Bman212121
08-25-07, 02:01 AM
@911 Medic: I'm kind of suprised you've had such good luck with the router, but I'm sure quality does vary by model. The ones we had were the white boxes, so yours could have been one of their better ones. Good to hear though that someones had good luck with them.

As of late, my suggestion would have to be something like a linksys WRT300N http://www.linksys.com/servlet/Satellite?c=L_Product_C2&childpagename=US%2FLayout&cid=1144763513404&pagename=Linksys%2FCommon%2FVisitorWrapper&lid=1340439789B03

It has a ton of features, and has quite a few of those settings that you'd want to change. I'm not sure where PSK falls verus WEP or WPA, but it will do PSK with 256bit AES encryption. You can also set this up with a RADIUS server like Chris is doing. Since Cisco bought Linksys, they have included a lot of the their features into a little more user friendly package, a SOHO device like this is easier for a novice while still providing decent security.

They also have a higher grade model the 350N which has gigabit built in and a storage server which allows you to hook a device up to it for instant network storage or use their media server. I can't comment on how well this stuff works, but I have seen this particular model in use when I went on vacation. (Naturally they plugged it in and called it good, so I just typed in 192.168.1.1 and admin / admin and was able to look around. ;)) http://www.linksys.com/servlet/Satellite?c=L_Product_C2&childpagename=US%2FLayout&cid=1162354643512&pagename=Linksys%2FCommon%2FVisitorWrapper&lid=4351239789B04

911medic
08-29-07, 11:13 PM
Thanks for the reply...I'm thinking of going with this one: Linksys WRT54GL (http://www.newegg.com/Product/Product.asp?item=N82E16833124190). It's relatively cheap, has Linux-based firmware (so it's easy to flash to 3rd-party versions), and has decent security measures.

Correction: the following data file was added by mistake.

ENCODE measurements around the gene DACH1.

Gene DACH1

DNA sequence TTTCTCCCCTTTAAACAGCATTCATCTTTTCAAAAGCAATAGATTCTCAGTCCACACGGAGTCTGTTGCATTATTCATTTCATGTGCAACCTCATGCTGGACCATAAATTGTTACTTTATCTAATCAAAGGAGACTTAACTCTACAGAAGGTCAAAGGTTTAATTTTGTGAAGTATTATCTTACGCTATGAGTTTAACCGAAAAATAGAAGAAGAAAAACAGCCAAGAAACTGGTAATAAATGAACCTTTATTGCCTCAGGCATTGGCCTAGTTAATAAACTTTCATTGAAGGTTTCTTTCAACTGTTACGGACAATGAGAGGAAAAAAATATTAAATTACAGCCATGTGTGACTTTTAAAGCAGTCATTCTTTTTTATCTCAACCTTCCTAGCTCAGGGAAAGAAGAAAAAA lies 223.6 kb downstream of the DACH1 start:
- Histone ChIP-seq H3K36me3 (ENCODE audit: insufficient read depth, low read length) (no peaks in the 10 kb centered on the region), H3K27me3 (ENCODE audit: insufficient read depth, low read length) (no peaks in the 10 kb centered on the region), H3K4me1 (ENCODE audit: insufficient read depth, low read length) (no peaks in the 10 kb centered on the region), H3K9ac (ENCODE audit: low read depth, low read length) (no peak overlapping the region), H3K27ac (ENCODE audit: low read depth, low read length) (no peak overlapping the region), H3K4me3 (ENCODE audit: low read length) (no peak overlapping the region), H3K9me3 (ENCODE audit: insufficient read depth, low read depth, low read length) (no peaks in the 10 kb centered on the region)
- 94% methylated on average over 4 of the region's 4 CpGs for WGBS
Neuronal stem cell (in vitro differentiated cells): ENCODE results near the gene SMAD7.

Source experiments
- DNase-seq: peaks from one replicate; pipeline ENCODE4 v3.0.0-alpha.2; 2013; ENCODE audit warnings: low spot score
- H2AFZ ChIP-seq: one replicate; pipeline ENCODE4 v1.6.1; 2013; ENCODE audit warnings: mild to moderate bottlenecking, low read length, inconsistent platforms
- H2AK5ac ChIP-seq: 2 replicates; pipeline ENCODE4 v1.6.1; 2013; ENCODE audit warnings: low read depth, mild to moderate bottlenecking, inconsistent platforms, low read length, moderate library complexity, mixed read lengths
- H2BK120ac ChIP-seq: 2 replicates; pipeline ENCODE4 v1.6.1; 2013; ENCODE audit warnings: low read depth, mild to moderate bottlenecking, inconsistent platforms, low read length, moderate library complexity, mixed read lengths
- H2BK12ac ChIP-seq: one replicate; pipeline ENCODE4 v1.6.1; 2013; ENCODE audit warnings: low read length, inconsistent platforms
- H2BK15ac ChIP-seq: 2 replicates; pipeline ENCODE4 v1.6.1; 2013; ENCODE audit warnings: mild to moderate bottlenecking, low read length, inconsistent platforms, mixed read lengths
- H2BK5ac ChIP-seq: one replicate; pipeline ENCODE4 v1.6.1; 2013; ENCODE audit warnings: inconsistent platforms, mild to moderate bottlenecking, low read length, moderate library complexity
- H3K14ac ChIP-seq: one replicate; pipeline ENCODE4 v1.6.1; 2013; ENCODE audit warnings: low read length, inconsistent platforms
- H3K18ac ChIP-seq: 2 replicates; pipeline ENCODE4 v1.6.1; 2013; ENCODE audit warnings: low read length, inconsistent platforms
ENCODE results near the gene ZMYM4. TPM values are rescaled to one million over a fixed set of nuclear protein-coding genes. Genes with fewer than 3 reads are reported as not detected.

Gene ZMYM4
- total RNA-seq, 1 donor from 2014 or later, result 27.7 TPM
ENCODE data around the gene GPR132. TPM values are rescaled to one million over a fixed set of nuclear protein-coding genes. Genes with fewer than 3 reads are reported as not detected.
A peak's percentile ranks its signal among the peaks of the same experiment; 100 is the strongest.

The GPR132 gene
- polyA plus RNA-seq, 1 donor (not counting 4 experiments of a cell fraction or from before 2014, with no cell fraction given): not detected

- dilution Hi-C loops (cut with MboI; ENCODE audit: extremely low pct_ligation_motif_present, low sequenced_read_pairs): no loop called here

I can't afford the more expensive "N" models at the moment.

DiscipleDOC
08-30-07, 10:17 AM
I have a (noob) question regarding enabling security on my home wifi network.

I have an old router (802.11b), and it has MAC address filtering and WEP. So far, I haven't done anything but enable the address filtering for security (yes, I know it can be spoofed/hacked easily). I want to enable WEP, but the last time I tried, I had major problems, likely of my own making and due to my lack of understanding (I had great difficulty connecting and getting back into my router settings to turn it off).

I want to have it enabled, and am going to try again, but here's my question:

My wife's laptop connects both here and at work. If I enable WEP here at home and configure her laptop to connect to it, will it screw up her work connection? This is a BIG deal as I will seriously be in the doghouse if this happens.

And please, I know that MAC address filtering and WEP suck, but they're better than nothing. My goal is to deter the casual wi-fi stealer (oh, look, an unsecured network...I'll just connect). :) I live in a fairly rural area, with only a few close neighbors. I can detect 2 or 3 other wireless networks in my neighborhood.
No it will not. I have WEP enabled at home. it will create multiple profiles for you to be able to use.

evilchris
08-30-07, 12:29 PM
LOL, nice setup, but I'm not sure if everyone can afford an ASA for their home. We just got an ASA less than a year ago to replace our PIX at work.


$550ish MSRP - 70% for Cisco Silver NFR = cheap for me!

BTW: I hear evilghost uses something called "Gamefuel" to secure his network!

911medic
09-07-07, 12:08 AM
Just an update...

I've got the WRT54GL up and running, WPA2 TKIP+AES enabled, SSID changed and not broadcast, password changed, MAC address filtering enabled, and my laptop is connected and working well with good signal strength (actually down a bit from the Belkin, but fine).

Thanks again to those who helped!

evilghost
09-07-07, 07:27 AM
Excellent.